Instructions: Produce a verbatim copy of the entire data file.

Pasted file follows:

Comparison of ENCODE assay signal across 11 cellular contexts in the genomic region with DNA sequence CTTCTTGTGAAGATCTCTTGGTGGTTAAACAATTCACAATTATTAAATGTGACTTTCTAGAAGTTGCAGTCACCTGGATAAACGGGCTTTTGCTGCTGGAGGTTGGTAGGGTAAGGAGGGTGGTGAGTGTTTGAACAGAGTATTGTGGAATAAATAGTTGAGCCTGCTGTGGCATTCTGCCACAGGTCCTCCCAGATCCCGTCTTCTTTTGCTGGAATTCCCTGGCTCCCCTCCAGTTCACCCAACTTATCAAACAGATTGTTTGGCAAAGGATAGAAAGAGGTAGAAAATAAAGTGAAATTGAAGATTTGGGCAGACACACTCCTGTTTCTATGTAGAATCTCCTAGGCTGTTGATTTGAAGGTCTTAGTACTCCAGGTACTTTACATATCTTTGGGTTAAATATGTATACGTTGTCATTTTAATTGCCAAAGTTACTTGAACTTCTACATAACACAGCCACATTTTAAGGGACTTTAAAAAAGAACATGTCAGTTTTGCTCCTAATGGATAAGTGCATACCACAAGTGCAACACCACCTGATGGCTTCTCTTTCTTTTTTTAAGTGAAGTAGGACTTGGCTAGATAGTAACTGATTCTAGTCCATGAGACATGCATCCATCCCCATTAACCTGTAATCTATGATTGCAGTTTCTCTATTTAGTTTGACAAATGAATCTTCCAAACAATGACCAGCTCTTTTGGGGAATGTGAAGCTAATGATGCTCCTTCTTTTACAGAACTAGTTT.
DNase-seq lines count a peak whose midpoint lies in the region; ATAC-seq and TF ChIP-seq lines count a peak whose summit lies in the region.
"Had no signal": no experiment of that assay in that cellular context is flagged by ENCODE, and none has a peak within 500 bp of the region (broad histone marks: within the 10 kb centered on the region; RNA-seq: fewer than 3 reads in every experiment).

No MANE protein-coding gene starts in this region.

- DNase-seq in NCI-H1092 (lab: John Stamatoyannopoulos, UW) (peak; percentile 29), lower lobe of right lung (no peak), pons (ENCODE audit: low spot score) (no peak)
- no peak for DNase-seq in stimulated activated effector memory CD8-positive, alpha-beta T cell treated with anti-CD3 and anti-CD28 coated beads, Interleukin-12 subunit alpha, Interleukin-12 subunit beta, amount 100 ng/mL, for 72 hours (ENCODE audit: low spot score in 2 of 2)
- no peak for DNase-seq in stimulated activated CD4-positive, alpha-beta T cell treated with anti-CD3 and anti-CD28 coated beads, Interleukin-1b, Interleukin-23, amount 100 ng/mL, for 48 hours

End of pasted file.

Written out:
Comparison of ENCODE assay signal across 11 cellular contexts in the genomic region with DNA sequence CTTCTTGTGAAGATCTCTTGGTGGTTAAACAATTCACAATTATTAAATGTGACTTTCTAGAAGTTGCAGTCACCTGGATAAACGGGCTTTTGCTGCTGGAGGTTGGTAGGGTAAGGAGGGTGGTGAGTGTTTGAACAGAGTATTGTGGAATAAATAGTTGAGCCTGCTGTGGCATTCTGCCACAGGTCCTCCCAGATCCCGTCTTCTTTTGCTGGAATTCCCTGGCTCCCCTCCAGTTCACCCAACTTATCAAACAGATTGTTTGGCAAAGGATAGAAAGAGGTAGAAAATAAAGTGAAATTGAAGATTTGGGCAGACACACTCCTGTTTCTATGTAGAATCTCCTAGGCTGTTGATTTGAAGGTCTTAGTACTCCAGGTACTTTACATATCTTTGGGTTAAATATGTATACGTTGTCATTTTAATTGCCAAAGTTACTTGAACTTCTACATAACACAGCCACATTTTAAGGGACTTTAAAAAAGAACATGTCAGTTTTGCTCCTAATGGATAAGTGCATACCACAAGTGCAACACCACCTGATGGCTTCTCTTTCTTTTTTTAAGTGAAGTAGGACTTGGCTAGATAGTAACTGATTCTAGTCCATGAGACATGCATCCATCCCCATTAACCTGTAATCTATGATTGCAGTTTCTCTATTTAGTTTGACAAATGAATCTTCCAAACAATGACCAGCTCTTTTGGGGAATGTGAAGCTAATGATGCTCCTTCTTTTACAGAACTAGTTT.
DNase-seq lines count a peak whose midpoint lies in the region; ATAC-seq and TF ChIP-seq lines count a peak whose summit lies in the region.
"Had no signal": no experiment of that assay in that cellular context is flagged by ENCODE, and none has a peak within 500 bp of the region (broad histone marks: within the 10 kb centered on the region; RNA-seq: fewer than 3 reads in every experiment).

No MANE protein-coding gene starts in this region.

- DNase-seq in NCI-H1092 (lab: John Stamatoyannopoulos, UW) (peak; percentile 29), lower lobe of right lung (no peak), pons (ENCODE audit: low spot score) (no peak)
- no peak for DNase-seq in stimulated activated effector memory CD8-positive, alpha-beta T cell treated with anti-CD3 and anti-CD28 coated beads, Interleukin-12 subunit alpha, Interleukin-12 subunit beta, amount 100 ng/mL, for 72 hours (ENCODE audit: low spot score in 2 of 2)
- no peak for DNase-seq in stimulated activated CD4-positive, alpha-beta T cell treated with anti-CD3 and anti-CD28 coated beads, Interleukin-1b, Interleukin-23, amount 100 ng/mL, for 48 hours